WARNER ROBINS— Georgia Baptist Convention Executive Committee members received updates about Cooperative Program giving and heard testimony from a south Georgia pastor on Hurricane Michael’s destruction, among other items, during their meeting in conjunction with the Georgia Baptist Convention annual gathering, held this year at Second Baptist Church.
While introducing David Williams, pastor of Iron City Baptist Church, First Baptist, Ludowici Pastor Eric Rentz mentioned how he’d never heard of the little town before. Taking the mic, Williams countered with, “Well, I’d never heard of Ludowici, either,” to laughter from the crowd.
Taking a more serious tone, Williams recounted how he and his wife along with their children, ages 1 and 3, rode out the storm. “The last thing my wife and two boys heard before the power went off was the hurricane is making landfall and getting stronger. [Hurricanes] aren’t supposed to do that.”
‘God … sent someone’
The family huddled in a small hallway, alongside their 85-pound dog. Soon, they heard water falling through the ceiling in the dining room. With no cell service by this point, Williams wasn’t sure how long they should stay where they were. Even if they could go somewhere, he wasn’t sure where to go.
“By ten o’clock at night it’s pitch-black with no power, no moon, no stars, there was a phenomenon where the clouds were on the ground,” he said. “I walked out my door and couldn’t see the church (the Williamses lived in the parsonage next door).”
In the following weeks, Williams and other men from his church cleaned yards, tarped holes in roofs, and basically did whatever they could to help the people of Iron City just as shellshocked as he was that first night.
Williams admitted he’d been struggling with pastoral burnout before the storm. However, helping others helped Williams. And despite the good-hearted jabs during his introduction, he credited Rentz and Greg Bentley, associational missions strategist for Altamaha-New Sunbury associations, for the relief they provided. “If it weren’t for them, I don’t know where we’d be today,” Williams said.
“God, in His faithfulness, sent someone and did what He promised He would do, to take care of us.”
Cooperative Program giving
Executive Director J. Robert White reported that from October 2017 through September 2018 Georgia Baptists collected $62,213,262.68 in mission dollars. Of that, 55.77 percent was sent on to the Southern Baptist Convention Executive Committee in Nashville. And while Cooperative Program giving year-to-date lagged behind by .1 percent, giving for October 2018 outpaced October 2017 significantly by 21.8 percent.
Pastor Michael Wilkes of Center Baptist Church in Cleveland opened with the devotion, urging fellow Committee members to not be discouraged but keep their eyes on Christ.
“Ministry isn’t done on the mountain; it’s down in the valley,” he said. “Only when we see Jesus will we get back to the mission.”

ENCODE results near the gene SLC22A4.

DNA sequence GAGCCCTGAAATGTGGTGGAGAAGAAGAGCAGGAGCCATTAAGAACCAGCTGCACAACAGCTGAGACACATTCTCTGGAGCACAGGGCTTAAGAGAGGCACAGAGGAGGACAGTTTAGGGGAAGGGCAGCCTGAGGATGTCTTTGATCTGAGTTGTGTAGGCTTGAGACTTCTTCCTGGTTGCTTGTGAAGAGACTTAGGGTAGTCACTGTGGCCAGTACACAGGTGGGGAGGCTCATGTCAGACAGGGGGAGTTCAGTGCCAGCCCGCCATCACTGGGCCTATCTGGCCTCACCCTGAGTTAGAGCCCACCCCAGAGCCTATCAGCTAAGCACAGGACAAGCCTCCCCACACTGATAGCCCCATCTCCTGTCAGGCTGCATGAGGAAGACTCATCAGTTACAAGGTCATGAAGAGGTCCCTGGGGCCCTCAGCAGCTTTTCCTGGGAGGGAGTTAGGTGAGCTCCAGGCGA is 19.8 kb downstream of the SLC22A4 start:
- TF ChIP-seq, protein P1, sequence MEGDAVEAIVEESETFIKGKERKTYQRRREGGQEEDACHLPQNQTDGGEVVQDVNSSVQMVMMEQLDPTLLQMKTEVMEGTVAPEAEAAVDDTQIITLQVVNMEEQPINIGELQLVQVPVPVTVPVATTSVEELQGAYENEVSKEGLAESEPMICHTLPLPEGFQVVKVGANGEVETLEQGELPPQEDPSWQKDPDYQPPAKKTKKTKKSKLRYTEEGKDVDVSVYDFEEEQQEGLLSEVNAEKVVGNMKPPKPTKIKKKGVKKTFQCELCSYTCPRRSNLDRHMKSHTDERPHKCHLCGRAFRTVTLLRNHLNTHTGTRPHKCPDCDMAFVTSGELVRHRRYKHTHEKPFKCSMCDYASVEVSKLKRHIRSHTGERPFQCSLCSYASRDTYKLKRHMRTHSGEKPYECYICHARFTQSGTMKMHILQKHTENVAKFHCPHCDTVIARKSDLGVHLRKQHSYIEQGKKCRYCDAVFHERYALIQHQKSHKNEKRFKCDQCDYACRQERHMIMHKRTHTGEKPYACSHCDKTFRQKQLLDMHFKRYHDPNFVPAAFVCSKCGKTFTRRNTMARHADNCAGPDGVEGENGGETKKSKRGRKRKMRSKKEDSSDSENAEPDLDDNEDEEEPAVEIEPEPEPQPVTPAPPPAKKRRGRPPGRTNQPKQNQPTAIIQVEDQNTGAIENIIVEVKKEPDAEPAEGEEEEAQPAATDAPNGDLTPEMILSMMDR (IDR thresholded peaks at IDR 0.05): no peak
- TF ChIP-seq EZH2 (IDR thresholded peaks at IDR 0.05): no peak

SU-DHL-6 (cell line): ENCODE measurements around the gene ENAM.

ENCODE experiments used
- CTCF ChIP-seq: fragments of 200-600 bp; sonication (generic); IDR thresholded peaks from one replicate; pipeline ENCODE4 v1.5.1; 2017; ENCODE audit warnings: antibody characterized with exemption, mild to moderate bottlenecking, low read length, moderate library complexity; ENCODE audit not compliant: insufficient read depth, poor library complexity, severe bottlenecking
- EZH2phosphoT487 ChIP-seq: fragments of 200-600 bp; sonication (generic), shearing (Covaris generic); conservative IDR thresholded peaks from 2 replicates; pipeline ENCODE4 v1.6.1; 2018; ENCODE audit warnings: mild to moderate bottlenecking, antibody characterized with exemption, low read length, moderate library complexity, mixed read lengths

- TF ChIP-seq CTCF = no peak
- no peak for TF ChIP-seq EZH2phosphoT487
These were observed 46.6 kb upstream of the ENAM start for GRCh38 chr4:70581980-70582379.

GBC President Mike Stone addressed his decision to not seek a customary second term, citing his desire to be a good husband, father, and pastor in addition to serving as Southern Baptist Convention Executive Committee chairman. Stone further prompted Committee members to invest in reaching the younger generation.
“There is so much negativity about them,” he said. “You can either curse the darkness or shine the light. The gospel of Jesus Christ is still the power to put us on Mission Possible.”
Upcoming evangelism conference, Index senior editor reports
State Missionary Larry Wynn issued an invitation for those gathered to attend the Georgia Baptist Evangelism Conference Jan. 28-29 at Central Baptist Church in Warner Robins.
“Each speaker is a leader in evangelism, but brings a personal perspective,” he said. “You have a vision. You have a passion. Nothing as a pastor inspired my leaders more than to take them to a conference like this. It put us all on the same page.”
Gerald Harris, senior editor of The Christian Index, reported on The Index’s 73 percent growth in readership since 2016 as well as key stories driving online traffic. Among them were White’s announcement that he would be retiring at the end of the year and the announcement of Thomas Hammond as the choice to be White’s successor.
Harris, who will retire at the end of the year, reflected on his tenure at The Index.
“I would like to be a man-pleaser but I was not called to do that,” he stated. “My calling is to please God and be a watchman on the wall.
“The churches in our Convention are living in an unprecedented time. There was a time when there was a Christian consensus in our society. But now, we’re living in a society that’s becoming increasingly secular. Our faith has encountered a hostile culture. Our country is overrun with a socialist, humanistic, hedonistic, radical, lawless, anti-marriage, anti-God contingent.”
All that said, Harris agreed that it provides a time for Christians to shine with a very bright light. In fact, churches through the power of Christ can overcome the obstacles he listed.
“If a church that is lukewarm can overcome, we with the help of God can overcome anything. Those of us who preach and teach only have a limited amount of time to ring the bell on sin, lift up our voices with the sound of the trumpet, rally the troops, and call this nation back to God. Let’s do it with faith and fervor!”